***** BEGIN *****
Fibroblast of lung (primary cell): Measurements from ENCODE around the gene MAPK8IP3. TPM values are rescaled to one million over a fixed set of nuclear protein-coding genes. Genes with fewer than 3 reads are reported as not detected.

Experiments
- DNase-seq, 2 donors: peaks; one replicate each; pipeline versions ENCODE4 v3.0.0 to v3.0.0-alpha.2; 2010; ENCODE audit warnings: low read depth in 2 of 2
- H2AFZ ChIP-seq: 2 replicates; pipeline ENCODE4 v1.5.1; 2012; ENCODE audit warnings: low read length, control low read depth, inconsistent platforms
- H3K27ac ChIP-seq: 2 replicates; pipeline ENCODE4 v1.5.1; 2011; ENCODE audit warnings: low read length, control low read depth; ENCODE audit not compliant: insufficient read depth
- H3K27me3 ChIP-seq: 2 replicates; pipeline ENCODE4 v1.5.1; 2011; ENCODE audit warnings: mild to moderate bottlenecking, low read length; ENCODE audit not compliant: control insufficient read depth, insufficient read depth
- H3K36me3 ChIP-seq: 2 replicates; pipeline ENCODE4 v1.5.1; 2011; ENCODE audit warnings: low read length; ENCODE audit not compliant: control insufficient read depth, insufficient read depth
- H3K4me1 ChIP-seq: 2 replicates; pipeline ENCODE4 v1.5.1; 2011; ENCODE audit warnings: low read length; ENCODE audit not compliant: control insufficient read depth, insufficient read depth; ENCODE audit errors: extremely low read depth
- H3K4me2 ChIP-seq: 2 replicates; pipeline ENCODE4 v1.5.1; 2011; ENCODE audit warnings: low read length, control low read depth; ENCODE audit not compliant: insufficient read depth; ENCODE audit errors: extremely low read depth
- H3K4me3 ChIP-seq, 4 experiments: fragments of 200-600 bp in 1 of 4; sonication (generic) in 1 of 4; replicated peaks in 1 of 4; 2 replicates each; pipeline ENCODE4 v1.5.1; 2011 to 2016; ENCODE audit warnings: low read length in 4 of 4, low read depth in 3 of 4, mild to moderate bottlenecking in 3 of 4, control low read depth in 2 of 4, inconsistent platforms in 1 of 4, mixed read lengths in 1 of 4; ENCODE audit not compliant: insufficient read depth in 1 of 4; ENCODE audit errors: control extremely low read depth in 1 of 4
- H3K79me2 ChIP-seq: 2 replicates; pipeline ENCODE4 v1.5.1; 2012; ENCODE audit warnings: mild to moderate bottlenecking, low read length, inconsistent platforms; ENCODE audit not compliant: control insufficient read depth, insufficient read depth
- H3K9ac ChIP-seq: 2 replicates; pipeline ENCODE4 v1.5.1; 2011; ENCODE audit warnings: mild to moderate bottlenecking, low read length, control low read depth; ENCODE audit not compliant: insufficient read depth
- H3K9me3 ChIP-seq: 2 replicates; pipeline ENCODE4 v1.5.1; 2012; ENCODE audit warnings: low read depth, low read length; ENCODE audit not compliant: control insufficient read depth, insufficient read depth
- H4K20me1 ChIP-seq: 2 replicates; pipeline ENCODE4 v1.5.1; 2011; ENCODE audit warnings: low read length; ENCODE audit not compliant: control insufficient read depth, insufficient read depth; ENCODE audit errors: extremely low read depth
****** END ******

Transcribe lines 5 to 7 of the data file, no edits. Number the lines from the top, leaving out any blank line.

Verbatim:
- H3K27ac ChIP-seq: 2 replicates; pipeline ENCODE4 v1.5.1; 2011; ENCODE audit warnings: low read length, control low read depth; ENCODE audit not compliant: insufficient read depth
- H3K27me3 ChIP-seq: 2 replicates; pipeline ENCODE4 v1.5.1; 2011; ENCODE audit warnings: mild to moderate bottlenecking, low read length; ENCODE audit not compliant: control insufficient read depth, insufficient read depth
- H3K36me3 ChIP-seq: 2 replicates; pipeline ENCODE4 v1.5.1; 2011; ENCODE audit warnings: low read length; ENCODE audit not compliant: control insufficient read depth, insufficient read depth